Technician Inspecting Boom Lift for Annual Inspection

How Often Do Aerial Lifts Need to be Inspected?


Your aerial lift is a complex piece of machinery. As a result, regular inspections are required to ensure safety for your operators. Not to mention – it’s recommended by ANSI and your manufacturer.

ANSI standards (ANSI/SIA 92.6-1999) state that routine inspections should be performed frequently, as well as annually. You may be asking yourself, “how often is frequently?” and “what exactly is being inspected?”.

Watch the video below for a quick review of aerial lift inspections. For more in-depth information, keep reading!

We’ll breakdown when your aerial lift should be inspected, clarify the inspection itself, and give you our recommendations. Here’s everything you need to know about aerial lift inspections.



Frequent Aerial Lift Inspections

The term “frequent” might be a little unclear. According to Genie, these inspections must be performed if:

  • The aerial lift was bought used (unless the aerial lift in question has up-to-date inspections).
  • Your aerial lift has been in service for 3 months or 150 hours (whichever comes first).
  • Or if your equipment has been out of service for more than 3 months.

Only a mechanic or technician qualified on the like make and model of aerial lift can perform the inspection.


Annual Aerial Lift Inspections

Annual aerial lift inspections must be performed no later than 13 months from the date of the last annual inspection. Note: often the most recent date of inspection is posted on the aerial lift.


Aerial Lift Annual Inspections


Similar to a “frequent inspection”, your annual aerial lift inspection must be conducted by a person qualified as a mechanic on the like make and model of aerial platform.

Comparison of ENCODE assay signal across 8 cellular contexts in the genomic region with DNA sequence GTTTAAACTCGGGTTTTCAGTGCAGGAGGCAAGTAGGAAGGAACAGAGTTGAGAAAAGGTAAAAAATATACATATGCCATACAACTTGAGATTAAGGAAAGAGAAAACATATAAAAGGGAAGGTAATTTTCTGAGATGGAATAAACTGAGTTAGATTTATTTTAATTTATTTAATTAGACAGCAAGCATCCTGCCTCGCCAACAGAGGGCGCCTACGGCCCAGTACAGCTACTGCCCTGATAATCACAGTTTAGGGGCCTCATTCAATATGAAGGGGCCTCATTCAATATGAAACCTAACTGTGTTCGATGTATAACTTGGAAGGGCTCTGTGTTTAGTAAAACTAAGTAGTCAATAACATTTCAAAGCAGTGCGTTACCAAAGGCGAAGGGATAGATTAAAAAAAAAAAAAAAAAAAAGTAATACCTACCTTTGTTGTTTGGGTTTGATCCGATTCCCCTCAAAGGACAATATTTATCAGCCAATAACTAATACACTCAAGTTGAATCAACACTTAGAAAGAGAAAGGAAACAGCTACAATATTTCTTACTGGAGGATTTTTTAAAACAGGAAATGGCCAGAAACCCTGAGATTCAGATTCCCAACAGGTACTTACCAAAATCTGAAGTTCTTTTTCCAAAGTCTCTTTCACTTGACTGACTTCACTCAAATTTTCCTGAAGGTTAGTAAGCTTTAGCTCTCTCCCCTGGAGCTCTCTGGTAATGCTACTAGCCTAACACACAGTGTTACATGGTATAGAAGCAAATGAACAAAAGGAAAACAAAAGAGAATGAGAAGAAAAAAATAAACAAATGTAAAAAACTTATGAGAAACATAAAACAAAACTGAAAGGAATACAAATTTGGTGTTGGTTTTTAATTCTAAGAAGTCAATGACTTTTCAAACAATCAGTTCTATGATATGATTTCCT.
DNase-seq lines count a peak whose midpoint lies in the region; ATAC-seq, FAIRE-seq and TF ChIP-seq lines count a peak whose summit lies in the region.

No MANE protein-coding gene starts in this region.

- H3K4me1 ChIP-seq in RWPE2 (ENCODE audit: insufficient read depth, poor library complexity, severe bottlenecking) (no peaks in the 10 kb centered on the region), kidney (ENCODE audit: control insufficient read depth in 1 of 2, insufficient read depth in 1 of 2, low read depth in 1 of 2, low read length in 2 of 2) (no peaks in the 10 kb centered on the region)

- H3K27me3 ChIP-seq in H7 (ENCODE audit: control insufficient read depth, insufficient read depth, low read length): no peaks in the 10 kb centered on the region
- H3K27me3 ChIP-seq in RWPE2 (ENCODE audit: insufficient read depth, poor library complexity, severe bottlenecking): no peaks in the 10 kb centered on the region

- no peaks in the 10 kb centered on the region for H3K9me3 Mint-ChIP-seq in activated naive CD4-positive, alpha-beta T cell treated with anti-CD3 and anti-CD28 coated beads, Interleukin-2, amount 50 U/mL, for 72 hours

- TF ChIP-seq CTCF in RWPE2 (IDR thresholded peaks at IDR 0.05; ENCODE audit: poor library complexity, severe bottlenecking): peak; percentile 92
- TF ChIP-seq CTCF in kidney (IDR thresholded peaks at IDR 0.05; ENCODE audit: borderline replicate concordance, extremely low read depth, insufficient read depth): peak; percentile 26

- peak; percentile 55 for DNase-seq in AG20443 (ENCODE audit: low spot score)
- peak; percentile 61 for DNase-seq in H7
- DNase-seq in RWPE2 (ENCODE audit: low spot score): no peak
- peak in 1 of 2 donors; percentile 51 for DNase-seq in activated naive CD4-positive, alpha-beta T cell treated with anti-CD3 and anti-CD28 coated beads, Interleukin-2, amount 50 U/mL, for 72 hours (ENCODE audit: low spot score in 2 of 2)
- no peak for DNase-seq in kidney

Areas of inspection are specified by the manufacturer, so they may vary. In general, the technician will test and inspect a variety of machine functions including:

  • All functions and controls for speed, smoothness, and limits of motion
  • Lower controls including provisions for overriding of upper controls
  • All lifting mechanisms for adjustments, wearing, and damage
  • All emergency and safety devices
  • Lubrication of all moving parts, inspection of filter elements, hydraulic oil, engine oil, coolant (each as specified by manufacturer)
  • Visual inspection of structural components and other critical components such as fasteners, pins, shafts and locking devices
  • Placards, warnings and control markings
  • Emergency lowering devices
  • Other manufacturer specified items specific to your lift.

Afterwards, your man lift cannot be put into service until any problems discovered during the inspection have been corrected.


Our Recommendations

If your building isn’t tall enough to accommodate the full height of your aerial lift, the inspector will have to bring the lift outside to reach full height. As the weather and terrain outside may not be suitable for an inspection during the winter months, we recommend you get your aerial lift inspection done in late spring, summer, or early fall.

With that said, check your records and schedule an inspection with your aerial lift dealer if necessary.


Read: Understanding Boom Lifts [Articulating & Telescopic Insights]